Oval track racing was a popular sport in Trondheim during the twenties and thirties. In those years a race could draw a crowd of thousands of people as audience. It was 7-8 active drivers in Trondheim at the time when Bjarne was racing. Most used standard machines that were rebuilt as needed.
The guys mixed their own alcohol-based fuel mixtures and experimented with their engines to achieve maximum efficiency. This was not always as successful as intended the motors reliability would suffer.
Bjarne started his career as a motorcycle racer with Indians, first off a modified 500 cc Indian Scout, later an Indian Chief.
The below news paper clippings show results from a race held in Trondheim, one that took place at the Korketrekkeren, a famous race held in Oslo and finally one clip showing that Bjarne did compete in the 6 days ISDT rally held in Scandinavia where the riders drove both in Sweden and in Norway. This ISDT rally was the fourth ever held. All three clips are from news papers dated to 1923.
Later Bjarne would favorite Harley Davidson and his Harley racer was obtained trough Sørensen and Balchen in Oslo who at the time was the Harley import to Norway. They supplied Norwegians with their Harleys into the late forties. Bjarnes Harley racer must have been purchased in 1926-27 by studying the details in images available of the bike.
This Harley racer was a very fast machine but Bjarne described its engine as somewhat "tender" or “fragile”. Mechanics on this racing Harley was taken care of by a local motorcycle mechanic Olav T. Ness, who ran a motorcycle repair shop in Møllenberg in Trondheim. This guy was trusted by Bjarne to be in charge of tuning and maintaining the engine as well as the bike.
The below picture was taken just before the start of a race at Trondheim Stadium in 1928. Pay particular attention to the mascot on the middle of the bikes handlebars. This little toy is seen in other pictures of the bike too.
Bjarnes Harley factory racer built for European racing was a 1000cc (61”), supplied with the original 3 speed gearbox. This was quite different from in the US where they would skip the entire gearbox. Harley additionally made a two speed gearbox intended for the UK, Australian and New-Zealand dirt track markets.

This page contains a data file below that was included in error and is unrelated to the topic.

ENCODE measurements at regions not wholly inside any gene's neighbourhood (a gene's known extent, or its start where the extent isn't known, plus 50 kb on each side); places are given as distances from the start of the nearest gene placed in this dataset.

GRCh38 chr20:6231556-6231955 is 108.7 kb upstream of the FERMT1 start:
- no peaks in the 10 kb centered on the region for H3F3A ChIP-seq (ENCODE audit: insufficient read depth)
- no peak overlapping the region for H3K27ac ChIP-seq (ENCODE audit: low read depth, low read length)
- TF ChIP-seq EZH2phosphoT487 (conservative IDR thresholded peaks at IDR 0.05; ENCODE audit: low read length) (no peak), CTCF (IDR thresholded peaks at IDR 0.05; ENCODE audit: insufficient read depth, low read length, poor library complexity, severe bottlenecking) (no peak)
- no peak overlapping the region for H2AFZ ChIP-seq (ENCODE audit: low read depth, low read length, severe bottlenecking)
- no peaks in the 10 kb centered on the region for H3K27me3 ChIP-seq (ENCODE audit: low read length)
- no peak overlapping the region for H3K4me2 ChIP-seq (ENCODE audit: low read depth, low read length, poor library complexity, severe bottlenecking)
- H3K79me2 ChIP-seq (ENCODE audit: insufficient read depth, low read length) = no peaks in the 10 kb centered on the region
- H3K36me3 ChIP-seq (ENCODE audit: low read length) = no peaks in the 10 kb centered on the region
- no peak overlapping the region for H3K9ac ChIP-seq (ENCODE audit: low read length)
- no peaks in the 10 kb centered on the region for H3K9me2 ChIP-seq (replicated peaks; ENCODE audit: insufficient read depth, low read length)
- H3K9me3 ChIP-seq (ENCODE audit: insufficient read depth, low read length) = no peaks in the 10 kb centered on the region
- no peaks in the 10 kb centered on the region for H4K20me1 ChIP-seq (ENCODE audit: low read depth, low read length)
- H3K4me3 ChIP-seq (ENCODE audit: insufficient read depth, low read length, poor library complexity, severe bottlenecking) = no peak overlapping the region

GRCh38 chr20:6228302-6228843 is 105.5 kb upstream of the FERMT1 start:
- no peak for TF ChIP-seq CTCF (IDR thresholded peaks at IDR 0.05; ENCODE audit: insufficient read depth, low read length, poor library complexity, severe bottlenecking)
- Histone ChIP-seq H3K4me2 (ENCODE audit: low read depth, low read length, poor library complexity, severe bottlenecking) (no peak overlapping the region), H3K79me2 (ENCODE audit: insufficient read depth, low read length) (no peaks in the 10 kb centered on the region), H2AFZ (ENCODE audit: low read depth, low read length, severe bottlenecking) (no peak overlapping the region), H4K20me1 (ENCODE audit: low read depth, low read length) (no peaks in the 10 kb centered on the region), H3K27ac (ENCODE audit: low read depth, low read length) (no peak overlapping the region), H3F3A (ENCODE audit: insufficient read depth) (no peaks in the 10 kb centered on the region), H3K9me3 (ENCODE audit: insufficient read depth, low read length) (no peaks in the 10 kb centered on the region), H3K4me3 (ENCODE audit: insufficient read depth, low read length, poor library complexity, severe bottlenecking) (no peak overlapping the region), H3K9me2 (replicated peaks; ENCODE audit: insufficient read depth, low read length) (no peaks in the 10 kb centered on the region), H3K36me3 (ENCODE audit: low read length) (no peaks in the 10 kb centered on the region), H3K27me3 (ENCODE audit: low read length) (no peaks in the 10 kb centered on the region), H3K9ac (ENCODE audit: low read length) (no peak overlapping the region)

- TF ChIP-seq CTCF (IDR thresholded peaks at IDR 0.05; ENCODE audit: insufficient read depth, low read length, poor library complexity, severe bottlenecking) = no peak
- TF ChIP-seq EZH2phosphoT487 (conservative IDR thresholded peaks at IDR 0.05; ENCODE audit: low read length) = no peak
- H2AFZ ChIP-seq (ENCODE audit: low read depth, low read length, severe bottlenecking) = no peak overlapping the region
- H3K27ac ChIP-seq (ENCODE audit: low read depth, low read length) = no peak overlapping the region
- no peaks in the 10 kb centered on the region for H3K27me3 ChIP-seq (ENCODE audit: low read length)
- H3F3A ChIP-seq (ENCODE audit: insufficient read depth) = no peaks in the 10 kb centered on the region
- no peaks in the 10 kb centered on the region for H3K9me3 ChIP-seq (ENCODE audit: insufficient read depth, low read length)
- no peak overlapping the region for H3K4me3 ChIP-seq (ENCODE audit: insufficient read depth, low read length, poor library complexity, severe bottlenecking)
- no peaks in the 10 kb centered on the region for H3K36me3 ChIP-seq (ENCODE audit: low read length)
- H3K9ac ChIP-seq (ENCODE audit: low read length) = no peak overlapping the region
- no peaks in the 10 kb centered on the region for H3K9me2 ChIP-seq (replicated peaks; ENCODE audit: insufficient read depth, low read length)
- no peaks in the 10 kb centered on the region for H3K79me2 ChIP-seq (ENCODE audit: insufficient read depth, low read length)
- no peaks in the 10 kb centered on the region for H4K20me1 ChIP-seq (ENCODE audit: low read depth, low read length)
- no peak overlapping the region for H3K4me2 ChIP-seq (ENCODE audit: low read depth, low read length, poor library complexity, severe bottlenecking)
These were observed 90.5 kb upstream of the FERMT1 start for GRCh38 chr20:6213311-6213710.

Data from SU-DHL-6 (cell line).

The frame of the bike where of Keystone type in wich the engine acts as a part of the frame structure as well as the steel plates on each side of the engine crank cases support the engine allowing increased performance and higher revs during racing. Most for sure this bike was supplied from the factory with a twin cam motor, unfortunately the timing side of the engine is not seen in any picture found yet. A Schebler AMX racing carburetor designed for alcohol (barrel carburetor) is clearly seen in the detailed pictures. Unfortunately the motor did not survive and was replaced in the early thirties by a JAP V-twin engine. This was run on alcohol too.
"A thrilling motorcycle race".
This is “Adresseavisens”, the local newspaper of Trondheim`s headline in connection with the race held at the stadium in Trondheim in 1928. In this race, one can see that most bikes are converted standard machines whilst Helge Larsen, start number 11`s Harley is more modified to look like a real racer. Bjarne Wist`s bike is the only “real” racing machine in the event.
In the picture below one can study the participants at the 1928 race that took place at Trondheim stadium. At the far left is Bjarne Wist, well dressed in suit and tie, then a Harley, two Indian Scouts, a single-cylinder Harley, an elderly Indian Power Plus with a Harley by his side, a four-cylinder ACE and at the far right a view of Helge Larsen`s Harley racer. The license plate on the front mudguard of Larsens mount tell us that this hopped up Harley was used in the streets as well as on the tarmac.